Home > Parents, Professionals > Parental Alienation: Allegations and the Favored Parent

Parental Alienation: Allegations and the Favored Parent

 

 

Parental Alienation: Allegations and the Favored Parent

Copyright © 2018 by Monika Logan, M.A., LPC, LSOTP

 

When a parent is identified as being the favored parent and accused of undermining the relationship between the other (rejected) parent and their child, the favored parent may feel discouraged and indicate that he/she is doing everything possible to promote the parent-child relationship.

The favored parent will often insist that he/she does not speak ill of the rejected parent, but rather encourages the child to communicate with the rejected parent. The favored parent may pronounce that the child’s rejection is a direct result of the rejected parent’s (in)actions and/or behaviors. The favored parent may also be inclined to attribute the child’s rejection to the rejected parent’s disposition and/or some other personality and/or behavioral flaw of the rejected parent. The favored parent may indicate that the child no longer wants to spend time with the rejected parent and that he/she cannot and should not force the child to do so.

What can a parent do? It is important for mental health professionals to realize that when working with families that the reason for rejection may be based in some fragment of reality. It is vital, however, that the favored parent does not mischaracterize the incident, behavior, and/or personality trait of their co-parent (the rejected parent). A common example is when a rejected parent has had an inappropriate response to anger during an isolated incident(s) in which he/she resorts to screaming and/or shouting at the child. Consequently, the child may have developed a fear reaction to the rejected parent. In addition, although the fear response by the child was observable in the past, it has now developed into a momentous concern by the favored parent.

After all, what can a parent accused of alienating behavior do, when his/her ex-spouse is “hot-tempered”? It is imperative that the favored parent does not perpetuate the child’s fear. It may become easy to claim that the rejected parent’s unmanaged anger problem is the cause of the child’s rejection, touting “See, his/her temper is why the child does not want anything to do with him/her.”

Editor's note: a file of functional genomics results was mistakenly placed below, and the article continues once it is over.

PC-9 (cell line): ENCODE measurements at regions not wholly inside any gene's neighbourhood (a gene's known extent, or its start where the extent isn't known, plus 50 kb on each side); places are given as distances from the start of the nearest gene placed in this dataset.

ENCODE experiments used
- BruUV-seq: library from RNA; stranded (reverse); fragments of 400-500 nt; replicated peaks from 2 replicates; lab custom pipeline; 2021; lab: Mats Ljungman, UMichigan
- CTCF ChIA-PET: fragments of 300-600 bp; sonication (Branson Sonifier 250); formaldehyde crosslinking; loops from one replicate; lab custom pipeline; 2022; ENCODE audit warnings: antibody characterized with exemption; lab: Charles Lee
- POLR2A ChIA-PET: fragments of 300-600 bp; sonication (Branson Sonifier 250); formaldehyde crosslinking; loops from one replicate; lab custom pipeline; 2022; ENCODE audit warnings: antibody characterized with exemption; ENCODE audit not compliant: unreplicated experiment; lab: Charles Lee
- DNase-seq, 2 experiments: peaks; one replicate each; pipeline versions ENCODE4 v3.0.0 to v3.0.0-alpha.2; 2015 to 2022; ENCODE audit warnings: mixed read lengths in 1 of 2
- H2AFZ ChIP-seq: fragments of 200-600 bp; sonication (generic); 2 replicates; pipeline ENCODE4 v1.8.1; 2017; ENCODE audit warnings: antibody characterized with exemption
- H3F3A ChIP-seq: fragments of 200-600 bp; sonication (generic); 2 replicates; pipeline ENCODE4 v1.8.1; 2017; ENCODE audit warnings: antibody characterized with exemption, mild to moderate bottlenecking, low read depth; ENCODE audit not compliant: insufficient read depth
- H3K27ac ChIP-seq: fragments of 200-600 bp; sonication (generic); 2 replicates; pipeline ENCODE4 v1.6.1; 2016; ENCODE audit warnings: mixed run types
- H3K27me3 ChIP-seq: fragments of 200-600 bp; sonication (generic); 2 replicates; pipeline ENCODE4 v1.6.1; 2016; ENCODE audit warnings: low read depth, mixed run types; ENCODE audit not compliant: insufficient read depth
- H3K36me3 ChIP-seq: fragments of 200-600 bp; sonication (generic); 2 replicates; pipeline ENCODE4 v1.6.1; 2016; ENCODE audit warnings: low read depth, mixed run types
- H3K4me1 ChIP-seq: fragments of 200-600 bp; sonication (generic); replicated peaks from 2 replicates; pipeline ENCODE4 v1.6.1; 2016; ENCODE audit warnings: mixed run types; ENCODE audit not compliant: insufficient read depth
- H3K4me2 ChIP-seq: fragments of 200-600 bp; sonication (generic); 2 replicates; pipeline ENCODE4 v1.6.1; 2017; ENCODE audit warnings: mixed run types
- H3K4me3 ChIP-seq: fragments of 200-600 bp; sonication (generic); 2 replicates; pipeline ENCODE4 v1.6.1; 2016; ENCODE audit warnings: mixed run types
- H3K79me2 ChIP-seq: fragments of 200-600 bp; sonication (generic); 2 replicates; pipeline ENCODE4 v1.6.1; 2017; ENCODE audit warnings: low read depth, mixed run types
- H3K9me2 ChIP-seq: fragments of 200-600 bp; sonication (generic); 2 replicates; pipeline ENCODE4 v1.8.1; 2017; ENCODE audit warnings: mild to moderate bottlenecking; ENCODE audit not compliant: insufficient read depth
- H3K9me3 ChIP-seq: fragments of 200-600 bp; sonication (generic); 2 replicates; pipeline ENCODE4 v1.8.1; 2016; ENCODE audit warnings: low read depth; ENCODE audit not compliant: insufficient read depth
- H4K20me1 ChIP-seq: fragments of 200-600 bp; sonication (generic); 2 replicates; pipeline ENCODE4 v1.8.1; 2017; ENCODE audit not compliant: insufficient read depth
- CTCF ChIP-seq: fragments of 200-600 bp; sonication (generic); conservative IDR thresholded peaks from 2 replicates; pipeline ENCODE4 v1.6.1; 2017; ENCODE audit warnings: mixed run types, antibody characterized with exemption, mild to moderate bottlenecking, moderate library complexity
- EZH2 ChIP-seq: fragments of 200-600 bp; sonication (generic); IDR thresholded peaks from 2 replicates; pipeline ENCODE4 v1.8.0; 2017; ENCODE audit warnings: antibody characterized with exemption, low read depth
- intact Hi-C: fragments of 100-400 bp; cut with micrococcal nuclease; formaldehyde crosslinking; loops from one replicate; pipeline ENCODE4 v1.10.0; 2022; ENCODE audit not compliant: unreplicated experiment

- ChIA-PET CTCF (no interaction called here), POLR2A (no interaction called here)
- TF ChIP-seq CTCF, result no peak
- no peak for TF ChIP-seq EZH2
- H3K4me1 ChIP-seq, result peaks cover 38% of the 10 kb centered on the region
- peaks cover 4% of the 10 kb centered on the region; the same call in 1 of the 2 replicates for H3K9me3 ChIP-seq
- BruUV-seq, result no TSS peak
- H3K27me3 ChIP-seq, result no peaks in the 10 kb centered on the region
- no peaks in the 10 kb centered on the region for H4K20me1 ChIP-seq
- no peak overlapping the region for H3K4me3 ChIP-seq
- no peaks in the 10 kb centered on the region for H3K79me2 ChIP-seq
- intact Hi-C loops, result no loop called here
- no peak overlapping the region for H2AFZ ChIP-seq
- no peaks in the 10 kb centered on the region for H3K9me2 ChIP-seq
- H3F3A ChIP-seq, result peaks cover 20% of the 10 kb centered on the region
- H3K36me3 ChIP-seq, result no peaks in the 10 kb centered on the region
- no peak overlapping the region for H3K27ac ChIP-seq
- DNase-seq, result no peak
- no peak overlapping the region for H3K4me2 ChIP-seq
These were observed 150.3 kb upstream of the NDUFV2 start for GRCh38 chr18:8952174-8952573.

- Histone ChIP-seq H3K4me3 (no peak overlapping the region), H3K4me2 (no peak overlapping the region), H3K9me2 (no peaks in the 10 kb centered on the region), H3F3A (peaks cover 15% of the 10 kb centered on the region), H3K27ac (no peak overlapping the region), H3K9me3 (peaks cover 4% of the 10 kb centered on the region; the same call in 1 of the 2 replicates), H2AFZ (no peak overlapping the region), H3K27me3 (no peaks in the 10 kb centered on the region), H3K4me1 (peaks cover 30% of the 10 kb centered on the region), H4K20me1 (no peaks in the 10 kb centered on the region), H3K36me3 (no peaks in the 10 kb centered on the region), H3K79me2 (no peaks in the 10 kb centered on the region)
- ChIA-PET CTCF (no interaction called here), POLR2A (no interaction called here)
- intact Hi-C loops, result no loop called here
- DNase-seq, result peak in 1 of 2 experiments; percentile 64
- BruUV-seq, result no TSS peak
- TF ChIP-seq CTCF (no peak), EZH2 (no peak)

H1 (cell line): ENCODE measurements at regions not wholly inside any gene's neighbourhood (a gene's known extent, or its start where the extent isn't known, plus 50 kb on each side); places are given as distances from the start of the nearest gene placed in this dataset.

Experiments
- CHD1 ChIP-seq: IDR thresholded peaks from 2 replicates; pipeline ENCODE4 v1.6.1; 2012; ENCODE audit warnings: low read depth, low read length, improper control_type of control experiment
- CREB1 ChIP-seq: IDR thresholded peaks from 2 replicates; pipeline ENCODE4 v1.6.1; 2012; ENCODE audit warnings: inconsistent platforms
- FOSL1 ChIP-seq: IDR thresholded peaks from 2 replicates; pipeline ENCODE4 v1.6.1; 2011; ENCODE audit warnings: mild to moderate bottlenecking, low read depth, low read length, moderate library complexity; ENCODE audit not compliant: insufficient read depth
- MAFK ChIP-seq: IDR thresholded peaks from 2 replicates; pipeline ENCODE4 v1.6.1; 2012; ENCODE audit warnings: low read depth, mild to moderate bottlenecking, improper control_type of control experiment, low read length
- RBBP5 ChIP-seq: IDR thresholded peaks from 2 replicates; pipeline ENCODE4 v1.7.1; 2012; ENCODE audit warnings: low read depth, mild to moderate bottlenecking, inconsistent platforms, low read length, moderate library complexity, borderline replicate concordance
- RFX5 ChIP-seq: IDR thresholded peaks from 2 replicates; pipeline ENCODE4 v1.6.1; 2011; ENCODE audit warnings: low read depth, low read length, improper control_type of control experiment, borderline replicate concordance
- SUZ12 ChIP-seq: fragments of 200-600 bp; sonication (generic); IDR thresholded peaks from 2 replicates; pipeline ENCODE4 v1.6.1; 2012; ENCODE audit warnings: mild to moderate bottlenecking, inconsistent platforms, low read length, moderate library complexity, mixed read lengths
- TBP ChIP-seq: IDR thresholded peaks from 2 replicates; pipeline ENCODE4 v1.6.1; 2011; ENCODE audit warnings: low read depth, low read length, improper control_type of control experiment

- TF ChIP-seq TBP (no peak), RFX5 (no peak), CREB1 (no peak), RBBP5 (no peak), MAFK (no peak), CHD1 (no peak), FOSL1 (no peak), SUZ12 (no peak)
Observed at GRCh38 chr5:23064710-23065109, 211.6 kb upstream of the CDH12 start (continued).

What can a parent do? Do not embellish your co-parent’s flaw, which only serves to further exacerbate fear(s).

When it comes to faults, rather than resorting to a myopic view, consider how the rejected parent’s flaw(s) were managed during the marriage/partnership. It is unlikely that your co-parent was flawless during the marriage/partnership. Perhaps the rejected parent’s temperament was an irritant during the marriage/partnership, however, it notably was not the reason for the relationship’s demise.

What can a parent do? Do not let the rejected parent’s temperament serve as weapon of rejection that can be used to sever the relationship with the child.

A common example observed by mental health professionals is a rejected parent who has worked outside of the home in order to provide the favored parent the opportunity to remain at home with the child. During the marriage/partnership, the rejected parent’s working hours were sometimes a frustration, however, he/she also earned an income that provided for many of life’s extras. Therefore, during the marriage/partnership the long hours were acceptable. When soccer games or dance recitals were missed on occasion, positive sentiments were made, such as telling the child that the rejected parent did not want to miss the event, and that he/she will attend next time.